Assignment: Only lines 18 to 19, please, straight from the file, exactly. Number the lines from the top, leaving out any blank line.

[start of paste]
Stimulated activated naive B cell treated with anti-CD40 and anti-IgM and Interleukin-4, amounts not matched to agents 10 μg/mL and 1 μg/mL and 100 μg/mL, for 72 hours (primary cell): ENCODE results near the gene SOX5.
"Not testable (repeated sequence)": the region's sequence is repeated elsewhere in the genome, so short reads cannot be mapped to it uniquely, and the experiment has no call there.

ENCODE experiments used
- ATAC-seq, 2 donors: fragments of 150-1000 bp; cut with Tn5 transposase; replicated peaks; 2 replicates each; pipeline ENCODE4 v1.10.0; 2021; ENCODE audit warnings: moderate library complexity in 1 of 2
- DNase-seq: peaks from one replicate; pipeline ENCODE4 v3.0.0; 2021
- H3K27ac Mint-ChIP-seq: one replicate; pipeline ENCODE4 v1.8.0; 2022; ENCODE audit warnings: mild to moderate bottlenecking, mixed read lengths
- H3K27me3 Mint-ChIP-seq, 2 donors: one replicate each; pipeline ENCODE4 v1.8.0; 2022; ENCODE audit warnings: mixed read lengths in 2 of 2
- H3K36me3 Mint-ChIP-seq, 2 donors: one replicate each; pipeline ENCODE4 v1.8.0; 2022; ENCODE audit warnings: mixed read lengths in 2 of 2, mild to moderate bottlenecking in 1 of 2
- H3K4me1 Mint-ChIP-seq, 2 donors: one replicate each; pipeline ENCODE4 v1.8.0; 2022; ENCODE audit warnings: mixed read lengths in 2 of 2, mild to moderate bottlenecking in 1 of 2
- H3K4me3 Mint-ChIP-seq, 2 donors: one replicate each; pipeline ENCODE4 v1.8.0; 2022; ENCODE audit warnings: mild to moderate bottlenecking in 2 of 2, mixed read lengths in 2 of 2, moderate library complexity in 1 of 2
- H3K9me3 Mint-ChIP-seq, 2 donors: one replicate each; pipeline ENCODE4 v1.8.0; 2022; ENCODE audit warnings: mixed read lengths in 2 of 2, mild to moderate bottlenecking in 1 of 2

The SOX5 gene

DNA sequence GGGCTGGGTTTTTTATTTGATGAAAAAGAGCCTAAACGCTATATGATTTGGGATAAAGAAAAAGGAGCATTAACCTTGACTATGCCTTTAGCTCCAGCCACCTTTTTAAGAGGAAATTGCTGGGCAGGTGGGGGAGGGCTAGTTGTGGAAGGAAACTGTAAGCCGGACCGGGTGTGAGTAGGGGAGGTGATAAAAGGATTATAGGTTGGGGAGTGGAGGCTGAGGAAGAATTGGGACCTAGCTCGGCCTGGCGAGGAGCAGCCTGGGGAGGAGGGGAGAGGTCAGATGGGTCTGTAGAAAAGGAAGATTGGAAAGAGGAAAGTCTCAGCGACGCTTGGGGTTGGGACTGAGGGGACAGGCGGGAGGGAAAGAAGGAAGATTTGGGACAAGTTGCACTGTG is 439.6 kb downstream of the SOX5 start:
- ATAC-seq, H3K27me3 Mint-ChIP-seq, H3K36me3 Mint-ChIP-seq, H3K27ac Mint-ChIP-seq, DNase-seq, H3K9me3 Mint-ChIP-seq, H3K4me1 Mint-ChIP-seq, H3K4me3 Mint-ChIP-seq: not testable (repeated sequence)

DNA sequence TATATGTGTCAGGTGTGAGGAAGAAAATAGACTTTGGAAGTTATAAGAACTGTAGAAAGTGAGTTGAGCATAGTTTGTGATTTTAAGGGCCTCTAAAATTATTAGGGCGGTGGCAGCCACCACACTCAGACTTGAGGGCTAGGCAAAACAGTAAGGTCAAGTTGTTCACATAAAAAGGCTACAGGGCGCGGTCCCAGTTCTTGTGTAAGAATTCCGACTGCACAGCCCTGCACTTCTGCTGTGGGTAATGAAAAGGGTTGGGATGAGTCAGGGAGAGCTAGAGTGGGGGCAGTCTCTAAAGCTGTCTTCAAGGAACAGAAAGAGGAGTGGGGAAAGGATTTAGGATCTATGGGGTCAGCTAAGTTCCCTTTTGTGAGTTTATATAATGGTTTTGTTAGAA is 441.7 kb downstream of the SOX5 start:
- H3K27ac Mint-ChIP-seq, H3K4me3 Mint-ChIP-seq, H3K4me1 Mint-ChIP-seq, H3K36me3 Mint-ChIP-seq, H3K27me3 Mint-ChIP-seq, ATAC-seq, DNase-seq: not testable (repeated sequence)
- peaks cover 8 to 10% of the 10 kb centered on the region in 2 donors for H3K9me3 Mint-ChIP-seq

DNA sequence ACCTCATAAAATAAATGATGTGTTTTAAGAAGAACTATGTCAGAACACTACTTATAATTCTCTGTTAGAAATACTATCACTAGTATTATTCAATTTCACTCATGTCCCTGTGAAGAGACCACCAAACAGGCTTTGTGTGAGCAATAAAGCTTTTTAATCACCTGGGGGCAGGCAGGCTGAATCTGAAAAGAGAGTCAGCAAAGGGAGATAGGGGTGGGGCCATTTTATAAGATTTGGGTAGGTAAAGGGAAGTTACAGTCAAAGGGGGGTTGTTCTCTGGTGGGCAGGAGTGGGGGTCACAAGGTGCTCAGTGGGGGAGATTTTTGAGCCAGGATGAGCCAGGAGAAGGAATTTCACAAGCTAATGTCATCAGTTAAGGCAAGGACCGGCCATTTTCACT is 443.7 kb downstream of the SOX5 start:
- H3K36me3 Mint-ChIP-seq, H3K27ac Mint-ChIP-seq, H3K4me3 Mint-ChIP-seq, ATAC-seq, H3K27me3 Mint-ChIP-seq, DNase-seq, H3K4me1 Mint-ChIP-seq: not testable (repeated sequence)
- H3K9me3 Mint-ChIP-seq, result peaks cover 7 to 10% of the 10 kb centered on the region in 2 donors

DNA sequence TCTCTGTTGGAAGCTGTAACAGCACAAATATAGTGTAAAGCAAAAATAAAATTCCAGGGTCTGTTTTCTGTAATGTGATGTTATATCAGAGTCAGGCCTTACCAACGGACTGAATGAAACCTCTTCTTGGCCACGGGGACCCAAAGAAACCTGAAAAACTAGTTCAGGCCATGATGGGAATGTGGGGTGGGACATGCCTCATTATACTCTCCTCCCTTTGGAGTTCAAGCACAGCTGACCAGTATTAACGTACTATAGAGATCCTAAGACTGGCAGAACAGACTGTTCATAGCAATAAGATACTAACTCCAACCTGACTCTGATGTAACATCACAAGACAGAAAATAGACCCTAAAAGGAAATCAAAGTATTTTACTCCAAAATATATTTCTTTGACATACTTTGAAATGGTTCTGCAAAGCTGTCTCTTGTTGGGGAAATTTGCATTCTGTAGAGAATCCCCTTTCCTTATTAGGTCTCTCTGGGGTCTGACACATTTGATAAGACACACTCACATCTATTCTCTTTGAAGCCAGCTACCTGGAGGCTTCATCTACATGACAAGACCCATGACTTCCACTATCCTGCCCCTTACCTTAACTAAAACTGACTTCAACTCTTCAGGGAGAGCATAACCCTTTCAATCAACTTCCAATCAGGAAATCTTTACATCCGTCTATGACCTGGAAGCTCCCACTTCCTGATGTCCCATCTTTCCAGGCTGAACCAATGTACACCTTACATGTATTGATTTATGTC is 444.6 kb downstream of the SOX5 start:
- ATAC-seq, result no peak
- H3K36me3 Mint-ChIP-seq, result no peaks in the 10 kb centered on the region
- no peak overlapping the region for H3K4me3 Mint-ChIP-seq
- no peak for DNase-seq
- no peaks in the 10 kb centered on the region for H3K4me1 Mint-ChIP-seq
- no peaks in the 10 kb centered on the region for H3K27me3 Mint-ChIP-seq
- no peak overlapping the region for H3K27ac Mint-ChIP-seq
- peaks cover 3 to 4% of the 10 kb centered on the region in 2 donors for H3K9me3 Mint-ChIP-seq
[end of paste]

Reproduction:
DNA sequence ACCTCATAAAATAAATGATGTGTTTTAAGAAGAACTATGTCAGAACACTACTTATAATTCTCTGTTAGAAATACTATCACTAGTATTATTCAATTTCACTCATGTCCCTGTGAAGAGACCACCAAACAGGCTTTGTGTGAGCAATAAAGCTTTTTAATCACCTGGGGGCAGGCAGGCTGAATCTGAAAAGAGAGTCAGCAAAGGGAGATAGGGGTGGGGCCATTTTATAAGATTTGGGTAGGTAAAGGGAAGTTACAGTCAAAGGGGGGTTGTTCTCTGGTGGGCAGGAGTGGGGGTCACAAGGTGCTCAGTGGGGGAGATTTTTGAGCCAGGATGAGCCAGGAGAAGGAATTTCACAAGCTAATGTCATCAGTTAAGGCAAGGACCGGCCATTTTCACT is 443.7 kb downstream of the SOX5 start:
- H3K36me3 Mint-ChIP-seq, H3K27ac Mint-ChIP-seq, H3K4me3 Mint-ChIP-seq, ATAC-seq, H3K27me3 Mint-ChIP-seq, DNase-seq, H3K4me1 Mint-ChIP-seq: not testable (repeated sequence)